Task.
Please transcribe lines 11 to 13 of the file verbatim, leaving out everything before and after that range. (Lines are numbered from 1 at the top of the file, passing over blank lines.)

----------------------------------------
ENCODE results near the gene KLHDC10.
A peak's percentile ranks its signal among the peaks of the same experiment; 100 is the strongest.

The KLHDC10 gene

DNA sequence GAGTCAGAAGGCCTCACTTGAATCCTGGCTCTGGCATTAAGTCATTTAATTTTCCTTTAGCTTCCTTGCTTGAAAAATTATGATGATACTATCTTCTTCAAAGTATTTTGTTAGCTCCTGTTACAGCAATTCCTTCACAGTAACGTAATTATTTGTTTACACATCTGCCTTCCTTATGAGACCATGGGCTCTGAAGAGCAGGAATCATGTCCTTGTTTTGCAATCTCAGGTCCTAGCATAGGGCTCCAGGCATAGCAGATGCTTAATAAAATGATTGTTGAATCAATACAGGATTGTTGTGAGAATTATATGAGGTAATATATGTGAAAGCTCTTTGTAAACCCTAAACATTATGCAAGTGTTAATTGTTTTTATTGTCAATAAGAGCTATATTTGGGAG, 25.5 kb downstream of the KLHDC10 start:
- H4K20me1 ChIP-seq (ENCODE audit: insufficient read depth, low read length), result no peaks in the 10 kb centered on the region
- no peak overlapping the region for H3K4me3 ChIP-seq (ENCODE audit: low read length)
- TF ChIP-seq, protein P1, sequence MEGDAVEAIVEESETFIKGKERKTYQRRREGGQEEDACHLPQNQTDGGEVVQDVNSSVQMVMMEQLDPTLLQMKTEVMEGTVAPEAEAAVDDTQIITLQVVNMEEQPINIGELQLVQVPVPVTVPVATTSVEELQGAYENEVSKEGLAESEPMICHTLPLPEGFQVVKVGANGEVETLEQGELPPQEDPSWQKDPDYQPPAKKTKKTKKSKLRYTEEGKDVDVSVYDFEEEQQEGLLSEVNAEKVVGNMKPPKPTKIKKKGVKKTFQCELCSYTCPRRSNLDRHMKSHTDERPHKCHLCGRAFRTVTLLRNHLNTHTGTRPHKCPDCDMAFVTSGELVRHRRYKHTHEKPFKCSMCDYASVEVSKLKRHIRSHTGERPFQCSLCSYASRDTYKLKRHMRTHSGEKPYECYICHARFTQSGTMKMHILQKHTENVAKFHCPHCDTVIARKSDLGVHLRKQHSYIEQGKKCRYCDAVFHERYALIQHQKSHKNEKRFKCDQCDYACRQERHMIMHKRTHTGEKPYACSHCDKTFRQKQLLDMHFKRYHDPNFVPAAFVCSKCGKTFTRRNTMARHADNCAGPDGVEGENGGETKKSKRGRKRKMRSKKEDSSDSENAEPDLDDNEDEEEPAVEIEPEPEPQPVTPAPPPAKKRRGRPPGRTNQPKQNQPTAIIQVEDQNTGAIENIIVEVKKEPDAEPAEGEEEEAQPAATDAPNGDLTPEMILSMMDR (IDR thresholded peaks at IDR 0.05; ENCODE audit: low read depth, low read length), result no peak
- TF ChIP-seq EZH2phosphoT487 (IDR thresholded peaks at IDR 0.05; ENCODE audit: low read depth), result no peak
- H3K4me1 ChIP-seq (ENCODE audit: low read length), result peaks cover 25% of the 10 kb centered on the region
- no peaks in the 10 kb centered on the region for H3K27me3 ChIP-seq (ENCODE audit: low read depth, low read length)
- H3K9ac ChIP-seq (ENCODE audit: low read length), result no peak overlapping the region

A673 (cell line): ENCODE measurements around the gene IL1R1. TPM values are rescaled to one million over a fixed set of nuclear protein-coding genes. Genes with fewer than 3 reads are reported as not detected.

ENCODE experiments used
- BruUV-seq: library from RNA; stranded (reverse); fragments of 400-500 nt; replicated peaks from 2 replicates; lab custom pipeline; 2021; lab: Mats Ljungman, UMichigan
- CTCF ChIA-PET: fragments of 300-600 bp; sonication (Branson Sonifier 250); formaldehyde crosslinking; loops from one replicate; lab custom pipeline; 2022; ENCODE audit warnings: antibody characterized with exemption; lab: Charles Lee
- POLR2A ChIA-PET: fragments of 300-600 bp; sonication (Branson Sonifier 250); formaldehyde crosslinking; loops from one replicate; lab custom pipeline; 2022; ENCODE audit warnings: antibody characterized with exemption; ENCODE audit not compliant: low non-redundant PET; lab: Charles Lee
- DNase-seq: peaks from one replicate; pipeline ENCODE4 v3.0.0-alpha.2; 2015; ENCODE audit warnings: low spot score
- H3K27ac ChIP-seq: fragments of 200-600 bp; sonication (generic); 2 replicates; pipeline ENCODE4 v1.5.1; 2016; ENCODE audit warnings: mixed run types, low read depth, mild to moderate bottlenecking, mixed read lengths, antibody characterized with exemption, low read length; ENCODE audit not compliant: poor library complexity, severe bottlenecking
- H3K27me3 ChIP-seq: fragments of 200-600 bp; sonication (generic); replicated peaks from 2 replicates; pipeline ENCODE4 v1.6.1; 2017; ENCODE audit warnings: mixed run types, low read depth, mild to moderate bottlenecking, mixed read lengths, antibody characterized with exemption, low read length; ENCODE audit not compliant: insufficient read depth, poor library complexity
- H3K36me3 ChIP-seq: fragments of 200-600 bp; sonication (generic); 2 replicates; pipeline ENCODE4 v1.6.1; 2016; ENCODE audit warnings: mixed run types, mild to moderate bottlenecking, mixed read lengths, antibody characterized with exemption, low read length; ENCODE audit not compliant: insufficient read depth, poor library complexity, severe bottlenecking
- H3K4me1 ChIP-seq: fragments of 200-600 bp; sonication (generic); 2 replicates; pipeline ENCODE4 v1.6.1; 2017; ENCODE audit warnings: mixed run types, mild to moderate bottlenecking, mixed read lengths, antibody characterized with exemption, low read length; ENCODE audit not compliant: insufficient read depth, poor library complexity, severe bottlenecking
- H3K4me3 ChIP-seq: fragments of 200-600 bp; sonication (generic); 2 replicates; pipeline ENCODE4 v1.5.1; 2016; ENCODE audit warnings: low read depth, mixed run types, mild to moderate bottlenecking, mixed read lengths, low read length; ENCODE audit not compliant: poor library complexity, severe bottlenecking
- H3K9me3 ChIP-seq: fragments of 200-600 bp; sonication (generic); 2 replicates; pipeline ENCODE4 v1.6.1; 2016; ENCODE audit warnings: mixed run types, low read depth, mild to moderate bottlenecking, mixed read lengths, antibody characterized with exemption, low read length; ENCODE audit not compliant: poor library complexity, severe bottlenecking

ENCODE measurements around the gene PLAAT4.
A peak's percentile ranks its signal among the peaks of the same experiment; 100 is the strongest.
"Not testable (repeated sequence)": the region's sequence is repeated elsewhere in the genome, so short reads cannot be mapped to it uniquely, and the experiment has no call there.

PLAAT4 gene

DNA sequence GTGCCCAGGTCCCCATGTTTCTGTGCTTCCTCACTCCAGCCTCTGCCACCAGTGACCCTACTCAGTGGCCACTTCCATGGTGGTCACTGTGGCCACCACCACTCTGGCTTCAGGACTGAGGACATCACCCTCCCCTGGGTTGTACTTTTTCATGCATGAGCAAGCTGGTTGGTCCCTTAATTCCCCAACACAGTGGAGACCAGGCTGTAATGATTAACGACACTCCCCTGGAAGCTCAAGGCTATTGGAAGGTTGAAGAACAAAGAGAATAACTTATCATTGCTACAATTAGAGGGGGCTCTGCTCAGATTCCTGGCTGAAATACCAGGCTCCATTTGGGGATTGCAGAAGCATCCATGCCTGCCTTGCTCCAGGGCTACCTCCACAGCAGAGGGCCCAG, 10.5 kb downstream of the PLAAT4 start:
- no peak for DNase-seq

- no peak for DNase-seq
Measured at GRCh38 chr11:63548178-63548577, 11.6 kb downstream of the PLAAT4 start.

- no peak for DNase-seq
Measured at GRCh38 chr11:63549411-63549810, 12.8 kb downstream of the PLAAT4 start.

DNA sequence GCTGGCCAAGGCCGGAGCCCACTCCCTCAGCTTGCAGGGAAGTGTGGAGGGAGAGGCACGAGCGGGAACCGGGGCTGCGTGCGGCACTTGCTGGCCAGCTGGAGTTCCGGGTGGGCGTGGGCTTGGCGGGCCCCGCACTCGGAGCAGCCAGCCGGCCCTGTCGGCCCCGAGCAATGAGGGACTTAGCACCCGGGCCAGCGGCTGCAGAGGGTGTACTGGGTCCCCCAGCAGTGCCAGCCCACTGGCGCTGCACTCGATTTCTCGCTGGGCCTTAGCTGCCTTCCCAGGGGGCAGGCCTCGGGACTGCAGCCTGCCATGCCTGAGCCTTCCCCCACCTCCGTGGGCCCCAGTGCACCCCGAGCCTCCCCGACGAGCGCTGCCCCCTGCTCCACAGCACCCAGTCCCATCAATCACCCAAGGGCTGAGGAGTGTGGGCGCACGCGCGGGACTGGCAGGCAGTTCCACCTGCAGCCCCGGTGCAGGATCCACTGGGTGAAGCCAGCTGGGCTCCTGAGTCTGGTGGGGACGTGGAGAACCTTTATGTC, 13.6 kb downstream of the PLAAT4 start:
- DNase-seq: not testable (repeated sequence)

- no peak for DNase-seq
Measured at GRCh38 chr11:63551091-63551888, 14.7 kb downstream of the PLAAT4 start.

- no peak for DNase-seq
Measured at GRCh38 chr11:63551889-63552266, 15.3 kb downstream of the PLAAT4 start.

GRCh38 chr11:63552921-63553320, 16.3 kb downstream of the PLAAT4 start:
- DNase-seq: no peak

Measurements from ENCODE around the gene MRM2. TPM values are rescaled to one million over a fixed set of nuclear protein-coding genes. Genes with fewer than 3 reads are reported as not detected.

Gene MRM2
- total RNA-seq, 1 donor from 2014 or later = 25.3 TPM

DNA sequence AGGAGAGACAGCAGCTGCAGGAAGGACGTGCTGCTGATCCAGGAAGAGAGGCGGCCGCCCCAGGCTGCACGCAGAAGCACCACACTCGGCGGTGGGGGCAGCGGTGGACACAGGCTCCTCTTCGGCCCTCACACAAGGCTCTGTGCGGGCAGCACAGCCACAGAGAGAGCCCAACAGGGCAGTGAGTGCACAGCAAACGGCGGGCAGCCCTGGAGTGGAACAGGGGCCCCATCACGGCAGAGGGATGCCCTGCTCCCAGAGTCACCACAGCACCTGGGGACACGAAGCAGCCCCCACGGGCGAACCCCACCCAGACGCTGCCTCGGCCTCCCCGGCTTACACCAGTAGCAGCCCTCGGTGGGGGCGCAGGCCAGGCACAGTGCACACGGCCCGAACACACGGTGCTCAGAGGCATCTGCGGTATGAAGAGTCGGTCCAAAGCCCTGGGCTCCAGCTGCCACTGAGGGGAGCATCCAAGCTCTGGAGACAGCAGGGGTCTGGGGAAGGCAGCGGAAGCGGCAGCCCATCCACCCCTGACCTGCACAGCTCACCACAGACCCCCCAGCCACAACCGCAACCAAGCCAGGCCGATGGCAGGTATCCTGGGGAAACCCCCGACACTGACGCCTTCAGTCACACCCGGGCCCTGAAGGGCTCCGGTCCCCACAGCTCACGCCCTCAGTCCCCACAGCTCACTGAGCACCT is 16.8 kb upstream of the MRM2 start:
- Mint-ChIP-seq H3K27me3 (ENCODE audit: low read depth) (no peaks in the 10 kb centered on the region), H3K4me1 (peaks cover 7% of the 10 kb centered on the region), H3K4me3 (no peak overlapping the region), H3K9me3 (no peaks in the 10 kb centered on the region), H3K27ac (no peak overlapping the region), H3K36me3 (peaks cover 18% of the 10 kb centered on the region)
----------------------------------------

- H3K9ac ChIP-seq (ENCODE audit: low read length), result no peak overlapping the region

A673 (cell line): ENCODE measurements around the gene IL1R1. TPM values are rescaled to one million over a fixed set of nuclear protein-coding genes. Genes with fewer than 3 reads are reported as not detected.

ENCODE experiments used